Common fungicide detected in pregnant women and children

Summary: Researchers have found biomarkers for the common fungicide azoxystrobin (AZ) in the urine of pregnant women and children aged 40-84 months. In mouse models, AZ penetrated mouse brains in utero and killed some embryonic cortical neurons.

Source: UNC Chapel Hill

For the first time, UNC-Chapel Hill researchers measured the concentration of a biomarker of the commonly used fungicide azoxystrobin (AZ) in the urine of pregnant women and children aged 40-84 months. They also documented maternal transfer of AZ to mouse embryos and mice of weaning age.

The researchers’ experimental data, published in the journal Environmental health perspectives, also found that in utero AZ entered mouse brains at concentrations that modeled environmentally relevant exposures. Using similar concentrations, the researchers found that AZ killed some embryonic cortical neurons in cultures.

“The most concerning aspect of our research is that this fungicide is now widely used in certain brands of mold-resistant wallboards,” said senior author Mark Zylka, Ph.D., director of the UNC Neuroscience Center.

“Our study shows that pregnant women and children are exposed to azoxystrobin at much higher levels than expected from food sources alone.”

Zylka, the WR Kenan Distinguished Professor of Cell Biology and Physiology at the UNC School of Medicine, began studying the effects of this fungicide on brain cells several years ago when he and colleagues found that members of this fungicide class caused gene expression changes indicative of brain inflammation, a process seen in individuals with autism and age-related cognitive disorders.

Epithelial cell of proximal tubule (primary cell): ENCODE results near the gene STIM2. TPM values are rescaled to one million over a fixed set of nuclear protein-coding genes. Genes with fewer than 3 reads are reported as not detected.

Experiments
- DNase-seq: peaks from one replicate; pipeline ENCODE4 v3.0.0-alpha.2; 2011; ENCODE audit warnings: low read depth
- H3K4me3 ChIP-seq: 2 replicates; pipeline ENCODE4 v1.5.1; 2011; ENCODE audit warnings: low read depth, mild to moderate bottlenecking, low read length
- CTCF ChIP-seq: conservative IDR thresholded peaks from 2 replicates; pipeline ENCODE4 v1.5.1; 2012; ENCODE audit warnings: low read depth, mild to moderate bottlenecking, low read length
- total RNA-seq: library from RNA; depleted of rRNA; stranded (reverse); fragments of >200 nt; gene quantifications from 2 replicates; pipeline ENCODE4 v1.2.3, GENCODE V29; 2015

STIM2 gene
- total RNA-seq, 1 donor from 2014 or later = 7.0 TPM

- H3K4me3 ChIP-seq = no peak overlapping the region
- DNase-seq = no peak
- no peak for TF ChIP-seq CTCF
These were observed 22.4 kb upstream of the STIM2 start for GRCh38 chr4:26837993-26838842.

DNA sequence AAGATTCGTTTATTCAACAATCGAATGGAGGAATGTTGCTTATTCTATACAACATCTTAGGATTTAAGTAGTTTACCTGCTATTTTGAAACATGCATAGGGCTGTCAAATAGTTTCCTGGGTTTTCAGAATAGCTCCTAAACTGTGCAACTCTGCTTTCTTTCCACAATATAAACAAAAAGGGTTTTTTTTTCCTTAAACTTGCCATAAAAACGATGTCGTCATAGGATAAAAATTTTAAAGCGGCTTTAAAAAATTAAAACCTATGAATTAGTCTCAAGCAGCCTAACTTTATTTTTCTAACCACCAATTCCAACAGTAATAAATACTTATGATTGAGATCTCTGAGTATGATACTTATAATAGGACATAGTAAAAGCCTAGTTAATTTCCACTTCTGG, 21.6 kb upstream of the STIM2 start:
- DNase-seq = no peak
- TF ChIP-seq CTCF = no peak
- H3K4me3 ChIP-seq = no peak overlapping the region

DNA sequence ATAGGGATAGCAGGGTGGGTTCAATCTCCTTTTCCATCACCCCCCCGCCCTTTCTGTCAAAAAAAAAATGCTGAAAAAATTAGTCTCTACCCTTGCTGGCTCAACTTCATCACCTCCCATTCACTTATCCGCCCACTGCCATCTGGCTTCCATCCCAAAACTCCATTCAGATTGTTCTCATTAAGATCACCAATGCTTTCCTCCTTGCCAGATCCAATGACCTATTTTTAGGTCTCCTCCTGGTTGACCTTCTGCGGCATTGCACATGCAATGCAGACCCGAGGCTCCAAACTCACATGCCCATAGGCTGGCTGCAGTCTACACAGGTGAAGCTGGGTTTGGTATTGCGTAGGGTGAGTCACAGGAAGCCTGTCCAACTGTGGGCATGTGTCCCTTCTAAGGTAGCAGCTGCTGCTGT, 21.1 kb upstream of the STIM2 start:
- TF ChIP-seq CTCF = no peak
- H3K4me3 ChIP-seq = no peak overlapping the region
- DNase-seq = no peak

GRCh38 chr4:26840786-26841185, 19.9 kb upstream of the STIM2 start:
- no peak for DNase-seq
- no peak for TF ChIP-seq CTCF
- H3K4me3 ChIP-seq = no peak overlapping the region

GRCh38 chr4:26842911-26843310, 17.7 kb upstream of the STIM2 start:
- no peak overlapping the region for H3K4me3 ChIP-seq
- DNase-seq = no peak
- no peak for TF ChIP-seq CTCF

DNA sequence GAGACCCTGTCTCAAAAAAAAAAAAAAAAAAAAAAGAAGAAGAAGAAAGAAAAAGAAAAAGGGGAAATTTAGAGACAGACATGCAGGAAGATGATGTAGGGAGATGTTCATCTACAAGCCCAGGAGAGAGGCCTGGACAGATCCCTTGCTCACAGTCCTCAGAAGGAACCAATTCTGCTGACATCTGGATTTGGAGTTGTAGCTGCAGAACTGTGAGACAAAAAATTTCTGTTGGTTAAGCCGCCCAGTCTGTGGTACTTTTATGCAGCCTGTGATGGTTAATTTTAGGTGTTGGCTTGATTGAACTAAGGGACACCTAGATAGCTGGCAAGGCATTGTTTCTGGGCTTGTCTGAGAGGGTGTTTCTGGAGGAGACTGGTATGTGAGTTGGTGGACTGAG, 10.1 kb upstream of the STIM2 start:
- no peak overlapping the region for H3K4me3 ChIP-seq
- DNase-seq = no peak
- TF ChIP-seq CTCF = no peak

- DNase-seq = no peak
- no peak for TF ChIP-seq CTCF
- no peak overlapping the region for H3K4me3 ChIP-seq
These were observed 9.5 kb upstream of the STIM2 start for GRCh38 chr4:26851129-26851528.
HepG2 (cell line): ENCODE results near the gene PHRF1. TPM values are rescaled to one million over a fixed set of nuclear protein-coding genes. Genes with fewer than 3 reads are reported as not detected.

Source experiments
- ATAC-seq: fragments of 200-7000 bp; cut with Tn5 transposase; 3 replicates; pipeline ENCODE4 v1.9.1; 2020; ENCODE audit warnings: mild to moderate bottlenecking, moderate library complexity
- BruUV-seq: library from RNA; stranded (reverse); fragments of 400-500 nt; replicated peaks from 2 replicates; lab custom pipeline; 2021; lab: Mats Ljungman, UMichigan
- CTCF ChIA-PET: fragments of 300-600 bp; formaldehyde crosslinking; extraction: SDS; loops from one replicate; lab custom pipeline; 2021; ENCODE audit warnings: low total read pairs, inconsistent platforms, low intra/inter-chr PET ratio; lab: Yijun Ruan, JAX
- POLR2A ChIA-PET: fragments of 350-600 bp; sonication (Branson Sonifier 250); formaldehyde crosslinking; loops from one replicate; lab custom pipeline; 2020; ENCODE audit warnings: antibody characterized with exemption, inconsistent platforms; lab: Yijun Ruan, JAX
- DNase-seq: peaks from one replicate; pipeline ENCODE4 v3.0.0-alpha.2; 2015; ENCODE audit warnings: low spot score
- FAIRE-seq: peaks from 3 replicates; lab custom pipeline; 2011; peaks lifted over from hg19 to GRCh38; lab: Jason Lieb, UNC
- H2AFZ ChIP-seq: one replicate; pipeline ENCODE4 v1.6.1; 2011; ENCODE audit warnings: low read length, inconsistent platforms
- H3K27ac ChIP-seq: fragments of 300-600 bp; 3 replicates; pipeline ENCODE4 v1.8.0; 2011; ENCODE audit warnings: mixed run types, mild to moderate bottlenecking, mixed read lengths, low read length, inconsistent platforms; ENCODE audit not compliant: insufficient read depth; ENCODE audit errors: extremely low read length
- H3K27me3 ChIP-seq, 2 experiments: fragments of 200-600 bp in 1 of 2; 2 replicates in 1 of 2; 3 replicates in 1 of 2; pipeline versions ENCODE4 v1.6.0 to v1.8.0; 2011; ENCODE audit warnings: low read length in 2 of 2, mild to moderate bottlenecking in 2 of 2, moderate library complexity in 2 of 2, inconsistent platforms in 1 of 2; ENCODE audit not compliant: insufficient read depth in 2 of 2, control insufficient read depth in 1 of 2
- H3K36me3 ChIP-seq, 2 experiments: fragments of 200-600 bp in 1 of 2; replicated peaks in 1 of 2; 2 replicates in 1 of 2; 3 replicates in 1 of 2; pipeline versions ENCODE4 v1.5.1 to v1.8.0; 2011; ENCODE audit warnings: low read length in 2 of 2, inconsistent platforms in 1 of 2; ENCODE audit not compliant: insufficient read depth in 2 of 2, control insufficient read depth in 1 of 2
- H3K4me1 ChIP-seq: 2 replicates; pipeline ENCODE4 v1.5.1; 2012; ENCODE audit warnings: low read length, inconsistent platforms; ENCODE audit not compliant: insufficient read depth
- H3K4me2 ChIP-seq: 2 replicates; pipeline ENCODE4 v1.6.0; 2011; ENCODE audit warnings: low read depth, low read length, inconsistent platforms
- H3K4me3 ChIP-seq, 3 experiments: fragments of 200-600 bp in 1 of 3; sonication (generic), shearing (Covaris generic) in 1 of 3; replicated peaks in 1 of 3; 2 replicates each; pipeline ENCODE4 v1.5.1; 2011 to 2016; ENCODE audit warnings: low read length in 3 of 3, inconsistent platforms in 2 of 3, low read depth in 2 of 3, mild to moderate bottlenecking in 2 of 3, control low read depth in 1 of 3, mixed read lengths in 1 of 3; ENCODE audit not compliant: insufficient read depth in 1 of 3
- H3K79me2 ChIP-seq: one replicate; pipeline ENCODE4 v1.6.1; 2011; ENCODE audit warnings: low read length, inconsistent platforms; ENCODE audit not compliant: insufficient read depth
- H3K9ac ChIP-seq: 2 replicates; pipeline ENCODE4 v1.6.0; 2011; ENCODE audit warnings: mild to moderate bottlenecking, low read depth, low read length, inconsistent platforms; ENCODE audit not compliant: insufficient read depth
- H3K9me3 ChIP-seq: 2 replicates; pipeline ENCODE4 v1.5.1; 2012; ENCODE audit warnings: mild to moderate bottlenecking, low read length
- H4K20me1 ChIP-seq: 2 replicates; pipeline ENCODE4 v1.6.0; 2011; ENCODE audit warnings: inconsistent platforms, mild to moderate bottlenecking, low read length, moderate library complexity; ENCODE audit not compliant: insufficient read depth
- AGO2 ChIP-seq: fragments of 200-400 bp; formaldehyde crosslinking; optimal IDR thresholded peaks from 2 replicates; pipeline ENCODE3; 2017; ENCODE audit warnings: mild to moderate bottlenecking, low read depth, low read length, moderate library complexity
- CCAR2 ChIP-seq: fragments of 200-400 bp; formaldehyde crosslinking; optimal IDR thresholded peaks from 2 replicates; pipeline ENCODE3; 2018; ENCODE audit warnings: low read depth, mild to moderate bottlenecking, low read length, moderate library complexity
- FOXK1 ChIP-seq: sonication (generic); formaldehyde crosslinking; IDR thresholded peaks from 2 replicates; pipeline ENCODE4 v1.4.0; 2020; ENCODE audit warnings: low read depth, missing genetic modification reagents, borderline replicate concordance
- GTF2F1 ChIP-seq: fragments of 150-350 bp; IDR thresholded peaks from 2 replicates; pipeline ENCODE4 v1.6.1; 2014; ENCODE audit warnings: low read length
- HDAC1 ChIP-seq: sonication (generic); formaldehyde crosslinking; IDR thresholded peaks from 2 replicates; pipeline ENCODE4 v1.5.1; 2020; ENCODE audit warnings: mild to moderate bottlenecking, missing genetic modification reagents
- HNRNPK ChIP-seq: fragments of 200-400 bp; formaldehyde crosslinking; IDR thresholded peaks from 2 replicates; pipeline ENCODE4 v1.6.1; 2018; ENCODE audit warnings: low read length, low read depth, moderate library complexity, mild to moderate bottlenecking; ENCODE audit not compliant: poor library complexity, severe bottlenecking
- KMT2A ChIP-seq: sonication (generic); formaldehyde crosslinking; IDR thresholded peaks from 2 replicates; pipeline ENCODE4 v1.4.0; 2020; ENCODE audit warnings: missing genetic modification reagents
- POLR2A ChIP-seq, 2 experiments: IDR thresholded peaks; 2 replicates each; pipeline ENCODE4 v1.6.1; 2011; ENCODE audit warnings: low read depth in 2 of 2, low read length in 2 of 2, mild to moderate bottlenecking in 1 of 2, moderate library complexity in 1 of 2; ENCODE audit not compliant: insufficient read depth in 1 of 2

These chemicals stimulate the production of free radicals and disrupt microtubules – parts of neurons that are important for cell division, the transport of chemicals between cells and the maintenance of cell shape.

The agricultural industry began using AZ and related strobilurin class fungicides in the mid-1990s, and their use has increased exponentially to 1000 tons, applied to vegetable, nut, potato, fruit and vine crops in the United States, as well as to grains. and sod grass.

AZ has been found in large quantities in surface waters as a result of agricultural run-off. It is known to be harmful to aquatic organisms and invertebrates.

Later, AZ was added to specific brands of mold and mildew resistant wallboards, which are now widely used in residential and commercial construction.

Over the past decade, several experimental studies have shown that AZ can cause developmental toxicity and neurotoxicity. In cortical neuron cultures prepared from embryonic mice, AZ induced reactive oxygen species (free radicals) that can damage cells.

In zebrafish, AZ altered cell death-related gene expression in larvae and caused oxidative stress in larvae and adults. After parental exposure to AZ in zebrafish, a significantly higher incidence of mortality and malformations was observed in offspring.

These studies suggested that AZ is toxic in the embryonic stages, and as a result of these studies, scientists identified it as an important first-line target for biomonitoring in the United States.

Still, there isn’t much information about whether people — especially young children and pregnant mothers — are exposed to harmful amounts of AZ, whether the fungicide can be transferred from mother to embryo, and if so, what are the health implications.

Zylka’s lab conducted experiments, led by first author Wenxin Hu, Ph.D., a UNC-Chapel Hill postdoctoral researcher, to measure the concentration of a biomarker of exposure to AZ (AZ acid) in the urine of pregnant women and in a separate group of children aged 40 to 84 months.